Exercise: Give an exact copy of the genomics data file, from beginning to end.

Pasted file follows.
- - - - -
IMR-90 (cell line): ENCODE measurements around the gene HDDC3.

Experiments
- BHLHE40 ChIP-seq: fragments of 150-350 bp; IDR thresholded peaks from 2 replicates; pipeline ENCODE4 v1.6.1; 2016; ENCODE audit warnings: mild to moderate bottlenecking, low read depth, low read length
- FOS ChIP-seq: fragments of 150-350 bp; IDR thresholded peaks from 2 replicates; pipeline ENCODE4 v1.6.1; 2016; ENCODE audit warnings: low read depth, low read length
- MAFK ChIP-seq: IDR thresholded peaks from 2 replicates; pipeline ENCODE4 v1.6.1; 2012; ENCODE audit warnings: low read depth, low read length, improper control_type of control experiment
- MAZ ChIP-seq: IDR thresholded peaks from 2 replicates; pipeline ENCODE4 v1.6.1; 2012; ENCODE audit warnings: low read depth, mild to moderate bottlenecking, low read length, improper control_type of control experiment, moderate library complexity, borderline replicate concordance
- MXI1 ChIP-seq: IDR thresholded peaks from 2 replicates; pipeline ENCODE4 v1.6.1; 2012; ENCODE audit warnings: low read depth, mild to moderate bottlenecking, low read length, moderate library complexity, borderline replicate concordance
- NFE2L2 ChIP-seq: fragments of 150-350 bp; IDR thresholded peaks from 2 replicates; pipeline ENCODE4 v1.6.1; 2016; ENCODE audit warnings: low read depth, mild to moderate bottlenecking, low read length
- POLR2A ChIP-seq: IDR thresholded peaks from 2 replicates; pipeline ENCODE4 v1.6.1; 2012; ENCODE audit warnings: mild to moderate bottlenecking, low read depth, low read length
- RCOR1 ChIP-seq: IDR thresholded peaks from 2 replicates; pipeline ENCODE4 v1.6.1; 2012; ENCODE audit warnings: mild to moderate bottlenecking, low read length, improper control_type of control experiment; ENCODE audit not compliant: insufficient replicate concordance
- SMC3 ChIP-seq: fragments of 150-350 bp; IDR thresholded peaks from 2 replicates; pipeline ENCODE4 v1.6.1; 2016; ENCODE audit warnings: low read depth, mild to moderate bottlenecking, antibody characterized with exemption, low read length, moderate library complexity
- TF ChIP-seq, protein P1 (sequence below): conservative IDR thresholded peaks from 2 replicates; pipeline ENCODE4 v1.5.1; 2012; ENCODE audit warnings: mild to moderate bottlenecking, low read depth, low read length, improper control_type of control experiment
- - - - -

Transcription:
IMR-90 (cell line): ENCODE measurements around the gene HDDC3.

Experiments
- BHLHE40 ChIP-seq: fragments of 150-350 bp; IDR thresholded peaks from 2 replicates; pipeline ENCODE4 v1.6.1; 2016; ENCODE audit warnings: mild to moderate bottlenecking, low read depth, low read length
- FOS ChIP-seq: fragments of 150-350 bp; IDR thresholded peaks from 2 replicates; pipeline ENCODE4 v1.6.1; 2016; ENCODE audit warnings: low read depth, low read length
- MAFK ChIP-seq: IDR thresholded peaks from 2 replicates; pipeline ENCODE4 v1.6.1; 2012; ENCODE audit warnings: low read depth, low read length, improper control_type of control experiment
- MAZ ChIP-seq: IDR thresholded peaks from 2 replicates; pipeline ENCODE4 v1.6.1; 2012; ENCODE audit warnings: low read depth, mild to moderate bottlenecking, low read length, improper control_type of control experiment, moderate library complexity, borderline replicate concordance
- MXI1 ChIP-seq: IDR thresholded peaks from 2 replicates; pipeline ENCODE4 v1.6.1; 2012; ENCODE audit warnings: low read depth, mild to moderate bottlenecking, low read length, moderate library complexity, borderline replicate concordance
- NFE2L2 ChIP-seq: fragments of 150-350 bp; IDR thresholded peaks from 2 replicates; pipeline ENCODE4 v1.6.1; 2016; ENCODE audit warnings: low read depth, mild to moderate bottlenecking, low read length
- POLR2A ChIP-seq: IDR thresholded peaks from 2 replicates; pipeline ENCODE4 v1.6.1; 2012; ENCODE audit warnings: mild to moderate bottlenecking, low read depth, low read length
- RCOR1 ChIP-seq: IDR thresholded peaks from 2 replicates; pipeline ENCODE4 v1.6.1; 2012; ENCODE audit warnings: mild to moderate bottlenecking, low read length, improper control_type of control experiment; ENCODE audit not compliant: insufficient replicate concordance
- SMC3 ChIP-seq: fragments of 150-350 bp; IDR thresholded peaks from 2 replicates; pipeline ENCODE4 v1.6.1; 2016; ENCODE audit warnings: low read depth, mild to moderate bottlenecking, antibody characterized with exemption, low read length, moderate library complexity
- TF ChIP-seq, protein P1 (sequence below): conservative IDR thresholded peaks from 2 replicates; pipeline ENCODE4 v1.5.1; 2012; ENCODE audit warnings: mild to moderate bottlenecking, low read depth, low read length, improper control_type of control experiment